> forbids it: It says as per LWG requirements `E` in `expected<T, E>` must
> not kave a throwing copy constructor. Is that right? In my use case it
> wouldn't harm anyone: if copying of `expected` throws, entire function
> `process` is exited, with a bad_alloc, which is fine. No `expected` with
> partial state will be ever observed. Do we need this restriction?
The question is what exception safety do you want. If we want that
original is not changed after a exception while doing an assignment, we
have no choice. We could get it with double-buffering, but I don't want
to go this way now.

How many would like an additional expected that use double_buffering to
support all the operations and the never-empty warranties?

However, we could support types that throw but we will not support
assignment and emplace. I don't see any problem with copy/move constructors.
I'll check the wording so that we restrict only when we use the
operations that need the restriction.
Niall, could you check from your side what operations need the nothrow

Note that we can ensure almost the never-empty-warranty for
optional_expected (if we consider empty_t as an alternative).
> Also, at some point I will be returning an `expected<vector<T>, E>`, which
> makes me uneasy. Returning vectors wrapped in something: will I get runtime
> penalty for it? So, I naturally arrived at a pattern that Niall described
> in the other thread:
> ```
> out::expected<vector<T>, E> parse (...)
> {
> out::expected<vector<T>, E> ans {out::value};
> vector<T> & vec = ans.value(); // will if statement be ellided?}
> // fill vec
> return ans;
> }
> ```
> (BTW, this constant out::value is not documented in the docs, unlike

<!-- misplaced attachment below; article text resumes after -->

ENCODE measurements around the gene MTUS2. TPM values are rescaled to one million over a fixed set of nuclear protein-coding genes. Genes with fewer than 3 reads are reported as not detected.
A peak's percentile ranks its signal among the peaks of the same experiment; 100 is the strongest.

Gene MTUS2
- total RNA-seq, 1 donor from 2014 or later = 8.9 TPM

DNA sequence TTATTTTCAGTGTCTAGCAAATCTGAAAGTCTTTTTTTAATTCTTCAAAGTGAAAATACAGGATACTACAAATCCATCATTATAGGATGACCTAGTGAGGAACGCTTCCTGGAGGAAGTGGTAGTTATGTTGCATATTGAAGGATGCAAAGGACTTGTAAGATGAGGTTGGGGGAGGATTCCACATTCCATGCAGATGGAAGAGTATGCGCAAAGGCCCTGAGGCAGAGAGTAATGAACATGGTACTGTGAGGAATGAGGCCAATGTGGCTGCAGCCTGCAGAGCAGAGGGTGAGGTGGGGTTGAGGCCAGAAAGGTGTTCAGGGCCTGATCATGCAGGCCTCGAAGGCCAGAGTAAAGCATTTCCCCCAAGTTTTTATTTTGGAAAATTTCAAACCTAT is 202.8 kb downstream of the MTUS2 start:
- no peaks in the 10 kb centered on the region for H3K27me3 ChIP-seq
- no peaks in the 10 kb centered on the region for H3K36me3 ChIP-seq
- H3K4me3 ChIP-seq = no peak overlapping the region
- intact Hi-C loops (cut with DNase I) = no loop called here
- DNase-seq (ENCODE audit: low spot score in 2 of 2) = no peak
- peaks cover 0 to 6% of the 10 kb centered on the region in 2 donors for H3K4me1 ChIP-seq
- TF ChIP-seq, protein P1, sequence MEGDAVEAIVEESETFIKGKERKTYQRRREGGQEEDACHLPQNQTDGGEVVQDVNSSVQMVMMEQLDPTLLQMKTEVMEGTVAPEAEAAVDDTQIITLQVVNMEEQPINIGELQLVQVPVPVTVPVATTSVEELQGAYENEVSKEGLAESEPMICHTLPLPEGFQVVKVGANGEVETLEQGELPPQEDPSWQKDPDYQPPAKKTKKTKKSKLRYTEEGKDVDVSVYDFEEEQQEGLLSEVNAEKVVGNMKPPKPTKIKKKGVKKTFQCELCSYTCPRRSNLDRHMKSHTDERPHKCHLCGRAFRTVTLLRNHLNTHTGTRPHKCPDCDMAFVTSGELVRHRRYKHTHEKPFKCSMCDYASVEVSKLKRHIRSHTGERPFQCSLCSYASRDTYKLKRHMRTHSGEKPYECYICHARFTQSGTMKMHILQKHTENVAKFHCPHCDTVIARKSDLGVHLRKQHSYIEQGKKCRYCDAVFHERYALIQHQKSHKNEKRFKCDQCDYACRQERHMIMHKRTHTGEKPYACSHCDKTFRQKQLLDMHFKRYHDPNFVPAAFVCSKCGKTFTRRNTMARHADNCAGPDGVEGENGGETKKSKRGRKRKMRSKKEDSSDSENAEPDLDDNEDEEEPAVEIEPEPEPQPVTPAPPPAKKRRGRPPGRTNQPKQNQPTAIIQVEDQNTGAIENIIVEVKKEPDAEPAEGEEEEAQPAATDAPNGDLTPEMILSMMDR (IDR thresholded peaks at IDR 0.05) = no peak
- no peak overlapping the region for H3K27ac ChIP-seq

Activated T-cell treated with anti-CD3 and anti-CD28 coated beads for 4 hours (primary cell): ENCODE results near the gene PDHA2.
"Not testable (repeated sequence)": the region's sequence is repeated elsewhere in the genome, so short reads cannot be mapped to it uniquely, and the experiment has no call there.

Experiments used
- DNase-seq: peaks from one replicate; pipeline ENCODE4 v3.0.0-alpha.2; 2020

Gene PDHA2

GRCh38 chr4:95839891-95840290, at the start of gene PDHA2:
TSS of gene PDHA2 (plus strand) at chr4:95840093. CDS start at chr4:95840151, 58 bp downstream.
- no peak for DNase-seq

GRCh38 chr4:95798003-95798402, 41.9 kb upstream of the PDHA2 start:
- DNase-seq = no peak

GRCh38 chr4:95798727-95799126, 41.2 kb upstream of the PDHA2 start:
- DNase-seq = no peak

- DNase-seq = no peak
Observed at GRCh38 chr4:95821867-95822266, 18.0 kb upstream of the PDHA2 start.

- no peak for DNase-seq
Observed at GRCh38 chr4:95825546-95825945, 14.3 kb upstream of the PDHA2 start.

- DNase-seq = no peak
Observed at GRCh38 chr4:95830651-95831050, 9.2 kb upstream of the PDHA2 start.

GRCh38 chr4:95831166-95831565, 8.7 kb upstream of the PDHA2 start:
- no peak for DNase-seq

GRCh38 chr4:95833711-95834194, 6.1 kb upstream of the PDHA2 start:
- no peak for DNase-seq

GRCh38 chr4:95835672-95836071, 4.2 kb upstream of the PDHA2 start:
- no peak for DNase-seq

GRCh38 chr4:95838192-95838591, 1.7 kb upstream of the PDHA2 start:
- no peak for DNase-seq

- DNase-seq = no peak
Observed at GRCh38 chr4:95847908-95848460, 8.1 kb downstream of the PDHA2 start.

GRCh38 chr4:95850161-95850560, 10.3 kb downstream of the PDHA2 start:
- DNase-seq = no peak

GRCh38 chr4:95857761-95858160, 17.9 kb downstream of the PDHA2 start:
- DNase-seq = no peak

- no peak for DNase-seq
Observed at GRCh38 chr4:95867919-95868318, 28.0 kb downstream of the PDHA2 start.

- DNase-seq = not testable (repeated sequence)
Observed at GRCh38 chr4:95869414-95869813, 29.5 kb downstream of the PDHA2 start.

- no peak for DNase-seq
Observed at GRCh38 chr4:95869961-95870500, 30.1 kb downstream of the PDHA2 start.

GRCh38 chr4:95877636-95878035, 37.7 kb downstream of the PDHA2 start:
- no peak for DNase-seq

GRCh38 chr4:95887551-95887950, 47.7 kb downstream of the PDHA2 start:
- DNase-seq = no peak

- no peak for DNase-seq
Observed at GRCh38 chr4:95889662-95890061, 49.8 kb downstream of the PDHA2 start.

> out::value_t.)
> It has been mentioned a number of times that an optimizing compiler can
> remove a redundant if-statement. I know that the if-statement inside
> `value()` is redundant, but in this particular case, will compiler know it
> to? Nobody has called `has_value()` before.
You don't need. Use `*ans`. You know hat you have a value.

Is this

        out::expected<std::vector<Distrib>, BadInput> ans {out::value};

initializing the expected with a default vector?

Is this the equivalent to

        stde::expected<std::vector<Distrib>, BadInput> ans {std::in_place};

> Also, the following piece of code illustrates how concise the
> implementation of a single function can be:
> ```
> // I use a shortet alias for macro BOOST_OUTCOME_TRYX.
> // It is not portable, though. It only works on Clang and GCC.
> #define TRY(ex) BOOST_OUTCOME_TRYX(ex)
> out::expected<Range, BadInput> parse_range (const std::string& input)
> {
> tokenizer numbers_s {input, sep_3};
> auto it = numbers_s.begin(), itEnd = numbers_s.end();
> int count = std::distance(it, itEnd);
> if (count != 2)
> return out::make_unexpected(BadInput{BadInput::no_2_numbers_in_range,
> count});
> Range r {TRY(parse_int(*it++)), TRY(parse_int(*it++))};
Humm, side effects inside an expression :(. UB?
Better to define local variables and ensure sequential parsing.
> if (r.lo > r.hi)
> return out::make_unexpected(BadInput{BadInput::inverted_range, r.lo,
> r.hi});
> return r;
> }
> ```
> It is almost as short as if I used exceptions, except for the TRY macro.
> Note in particular this line:
> ```
> Range r {TRY(parse_int(*it++)), TRY(parse_int(*it++))};
> ```
> `parse_int()` returns `out::expected<int, BadInput>`.Now,
> `TRY(parse_int(...))` is an expression and means, "if parse_int() failed
> immedaitely return function `parse_range` with the same BadInput,
> otherwise use its `value()` to initialize `r`.
> What do you think. Am I using the library correctly?

With some minor exception I've signaled, yes, I believe it is a good

It will be worth comparing with the code that use a parser monad approach.
But this is out of the scope of this thread. I will see with you in private.